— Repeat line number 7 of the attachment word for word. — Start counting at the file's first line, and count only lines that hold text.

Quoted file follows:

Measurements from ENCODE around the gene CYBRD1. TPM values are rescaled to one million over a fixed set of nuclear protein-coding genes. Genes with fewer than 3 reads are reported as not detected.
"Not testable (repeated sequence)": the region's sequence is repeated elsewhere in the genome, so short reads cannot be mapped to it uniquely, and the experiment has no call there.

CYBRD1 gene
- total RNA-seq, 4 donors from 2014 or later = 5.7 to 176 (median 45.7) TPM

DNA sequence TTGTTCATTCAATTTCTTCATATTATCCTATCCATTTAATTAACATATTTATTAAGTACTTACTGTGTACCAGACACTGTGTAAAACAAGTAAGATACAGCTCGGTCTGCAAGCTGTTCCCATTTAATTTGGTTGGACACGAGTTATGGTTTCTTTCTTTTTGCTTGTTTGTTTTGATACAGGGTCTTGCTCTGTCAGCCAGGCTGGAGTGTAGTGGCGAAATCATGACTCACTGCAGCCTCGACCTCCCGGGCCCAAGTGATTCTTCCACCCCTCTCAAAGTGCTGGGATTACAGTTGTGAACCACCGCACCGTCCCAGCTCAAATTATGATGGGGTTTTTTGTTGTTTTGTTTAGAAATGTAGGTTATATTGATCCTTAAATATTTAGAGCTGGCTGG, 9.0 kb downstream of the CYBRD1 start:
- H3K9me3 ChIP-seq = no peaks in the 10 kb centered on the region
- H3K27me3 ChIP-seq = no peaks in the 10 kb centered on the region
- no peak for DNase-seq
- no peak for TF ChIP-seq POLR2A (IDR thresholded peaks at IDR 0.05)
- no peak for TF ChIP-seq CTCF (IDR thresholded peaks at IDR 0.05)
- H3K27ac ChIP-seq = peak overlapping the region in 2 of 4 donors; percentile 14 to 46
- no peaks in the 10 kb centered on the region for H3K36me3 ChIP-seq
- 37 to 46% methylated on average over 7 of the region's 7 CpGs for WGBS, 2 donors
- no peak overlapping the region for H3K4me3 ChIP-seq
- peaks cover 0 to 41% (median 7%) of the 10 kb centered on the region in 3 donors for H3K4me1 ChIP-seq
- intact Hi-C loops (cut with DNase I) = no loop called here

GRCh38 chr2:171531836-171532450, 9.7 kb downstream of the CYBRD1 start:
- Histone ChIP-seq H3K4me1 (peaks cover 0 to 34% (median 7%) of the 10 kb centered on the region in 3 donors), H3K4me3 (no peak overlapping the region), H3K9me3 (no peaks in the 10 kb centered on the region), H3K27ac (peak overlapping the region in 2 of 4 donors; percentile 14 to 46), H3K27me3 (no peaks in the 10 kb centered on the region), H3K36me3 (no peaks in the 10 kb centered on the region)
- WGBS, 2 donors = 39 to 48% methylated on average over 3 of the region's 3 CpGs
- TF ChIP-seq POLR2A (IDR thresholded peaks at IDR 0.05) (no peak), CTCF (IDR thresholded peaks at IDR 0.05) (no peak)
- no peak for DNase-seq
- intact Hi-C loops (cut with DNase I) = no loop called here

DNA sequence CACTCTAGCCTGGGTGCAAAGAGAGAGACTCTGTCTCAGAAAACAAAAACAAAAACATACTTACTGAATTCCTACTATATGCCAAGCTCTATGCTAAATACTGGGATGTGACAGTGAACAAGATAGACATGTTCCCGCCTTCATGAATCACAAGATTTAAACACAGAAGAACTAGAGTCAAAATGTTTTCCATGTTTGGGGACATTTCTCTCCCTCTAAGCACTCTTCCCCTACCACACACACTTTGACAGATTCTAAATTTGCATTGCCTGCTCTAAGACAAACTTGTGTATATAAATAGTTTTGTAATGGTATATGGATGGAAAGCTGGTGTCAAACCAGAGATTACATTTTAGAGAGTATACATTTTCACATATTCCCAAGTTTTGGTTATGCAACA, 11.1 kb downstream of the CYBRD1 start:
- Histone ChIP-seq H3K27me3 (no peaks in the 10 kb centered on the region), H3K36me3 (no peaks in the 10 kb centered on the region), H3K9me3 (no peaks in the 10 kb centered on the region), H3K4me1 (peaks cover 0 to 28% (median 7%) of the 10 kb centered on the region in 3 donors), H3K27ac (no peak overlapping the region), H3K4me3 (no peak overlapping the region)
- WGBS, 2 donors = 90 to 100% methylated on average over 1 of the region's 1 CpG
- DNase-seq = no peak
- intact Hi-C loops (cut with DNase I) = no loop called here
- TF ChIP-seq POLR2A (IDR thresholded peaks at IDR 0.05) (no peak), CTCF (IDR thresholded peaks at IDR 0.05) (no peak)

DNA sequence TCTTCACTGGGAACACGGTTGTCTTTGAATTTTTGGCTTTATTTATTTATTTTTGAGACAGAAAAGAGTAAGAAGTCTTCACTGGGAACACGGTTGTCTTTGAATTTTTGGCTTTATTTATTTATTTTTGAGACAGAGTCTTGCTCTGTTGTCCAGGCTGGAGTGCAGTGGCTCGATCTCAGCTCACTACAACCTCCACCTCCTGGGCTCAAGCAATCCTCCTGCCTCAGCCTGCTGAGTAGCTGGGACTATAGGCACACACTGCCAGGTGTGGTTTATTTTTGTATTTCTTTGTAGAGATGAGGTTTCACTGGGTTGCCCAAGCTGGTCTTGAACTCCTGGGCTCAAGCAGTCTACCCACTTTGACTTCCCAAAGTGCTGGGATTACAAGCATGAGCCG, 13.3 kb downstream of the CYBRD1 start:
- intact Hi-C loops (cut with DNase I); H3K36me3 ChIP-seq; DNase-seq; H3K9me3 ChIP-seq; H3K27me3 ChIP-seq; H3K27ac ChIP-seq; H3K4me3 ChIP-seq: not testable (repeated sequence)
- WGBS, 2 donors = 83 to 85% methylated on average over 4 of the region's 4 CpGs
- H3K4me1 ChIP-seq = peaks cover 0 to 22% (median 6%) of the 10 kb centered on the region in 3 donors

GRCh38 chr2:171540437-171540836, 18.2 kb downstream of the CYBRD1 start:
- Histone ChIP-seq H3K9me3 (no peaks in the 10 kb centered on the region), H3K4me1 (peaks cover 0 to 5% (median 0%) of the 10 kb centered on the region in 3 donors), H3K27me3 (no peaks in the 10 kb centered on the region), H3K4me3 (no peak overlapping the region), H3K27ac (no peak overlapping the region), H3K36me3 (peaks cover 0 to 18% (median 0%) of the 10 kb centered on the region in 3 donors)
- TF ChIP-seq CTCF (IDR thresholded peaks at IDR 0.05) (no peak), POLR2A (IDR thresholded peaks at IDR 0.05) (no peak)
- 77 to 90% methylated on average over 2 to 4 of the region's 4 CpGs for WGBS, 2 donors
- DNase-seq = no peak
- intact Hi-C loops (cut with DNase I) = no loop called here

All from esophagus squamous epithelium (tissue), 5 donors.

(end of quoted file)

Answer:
- H3K27me3 ChIP-seq = no peaks in the 10 kb centered on the region